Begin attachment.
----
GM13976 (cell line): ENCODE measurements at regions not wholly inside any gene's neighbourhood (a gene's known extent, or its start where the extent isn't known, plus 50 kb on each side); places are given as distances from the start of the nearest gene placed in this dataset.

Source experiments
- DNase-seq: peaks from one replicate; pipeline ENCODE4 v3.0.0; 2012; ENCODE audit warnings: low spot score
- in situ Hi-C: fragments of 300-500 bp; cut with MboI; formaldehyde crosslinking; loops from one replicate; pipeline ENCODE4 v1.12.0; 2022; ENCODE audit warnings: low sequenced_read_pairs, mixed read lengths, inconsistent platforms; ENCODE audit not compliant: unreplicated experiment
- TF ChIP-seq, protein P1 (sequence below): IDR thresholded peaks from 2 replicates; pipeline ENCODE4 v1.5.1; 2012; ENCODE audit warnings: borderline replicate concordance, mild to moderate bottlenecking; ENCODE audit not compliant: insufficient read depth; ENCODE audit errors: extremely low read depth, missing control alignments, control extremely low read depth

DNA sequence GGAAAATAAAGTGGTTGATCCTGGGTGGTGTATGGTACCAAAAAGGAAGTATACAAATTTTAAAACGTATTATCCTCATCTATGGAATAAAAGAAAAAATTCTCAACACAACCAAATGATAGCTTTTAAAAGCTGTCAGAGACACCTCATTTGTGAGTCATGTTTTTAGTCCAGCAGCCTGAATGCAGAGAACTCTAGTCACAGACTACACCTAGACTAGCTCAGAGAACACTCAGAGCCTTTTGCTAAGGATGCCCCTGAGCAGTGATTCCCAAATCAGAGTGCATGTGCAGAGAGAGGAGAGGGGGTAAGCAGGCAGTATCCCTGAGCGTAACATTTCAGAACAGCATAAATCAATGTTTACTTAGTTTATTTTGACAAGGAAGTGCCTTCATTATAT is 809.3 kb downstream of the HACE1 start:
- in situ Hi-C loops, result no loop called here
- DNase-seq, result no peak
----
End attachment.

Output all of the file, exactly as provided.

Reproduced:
GM13976 (cell line): ENCODE measurements at regions not wholly inside any gene's neighbourhood (a gene's known extent, or its start where the extent isn't known, plus 50 kb on each side); places are given as distances from the start of the nearest gene placed in this dataset.

Source experiments
- DNase-seq: peaks from one replicate; pipeline ENCODE4 v3.0.0; 2012; ENCODE audit warnings: low spot score
- in situ Hi-C: fragments of 300-500 bp; cut with MboI; formaldehyde crosslinking; loops from one replicate; pipeline ENCODE4 v1.12.0; 2022; ENCODE audit warnings: low sequenced_read_pairs, mixed read lengths, inconsistent platforms; ENCODE audit not compliant: unreplicated experiment
- TF ChIP-seq, protein P1 (sequence below): IDR thresholded peaks from 2 replicates; pipeline ENCODE4 v1.5.1; 2012; ENCODE audit warnings: borderline replicate concordance, mild to moderate bottlenecking; ENCODE audit not compliant: insufficient read depth; ENCODE audit errors: extremely low read depth, missing control alignments, control extremely low read depth

DNA sequence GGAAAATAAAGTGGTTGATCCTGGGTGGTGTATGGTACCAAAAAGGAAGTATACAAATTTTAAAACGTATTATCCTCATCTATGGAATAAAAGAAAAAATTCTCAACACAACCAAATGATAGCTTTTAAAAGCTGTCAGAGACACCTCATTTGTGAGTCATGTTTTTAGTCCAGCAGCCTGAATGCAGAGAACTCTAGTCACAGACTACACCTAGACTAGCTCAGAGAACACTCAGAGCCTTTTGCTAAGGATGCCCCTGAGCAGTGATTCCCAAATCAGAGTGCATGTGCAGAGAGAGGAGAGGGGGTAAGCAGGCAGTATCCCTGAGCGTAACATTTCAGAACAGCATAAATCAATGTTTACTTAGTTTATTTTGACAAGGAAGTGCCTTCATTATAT is 809.3 kb downstream of the HACE1 start:
- in situ Hi-C loops, result no loop called here
- DNase-seq, result no peak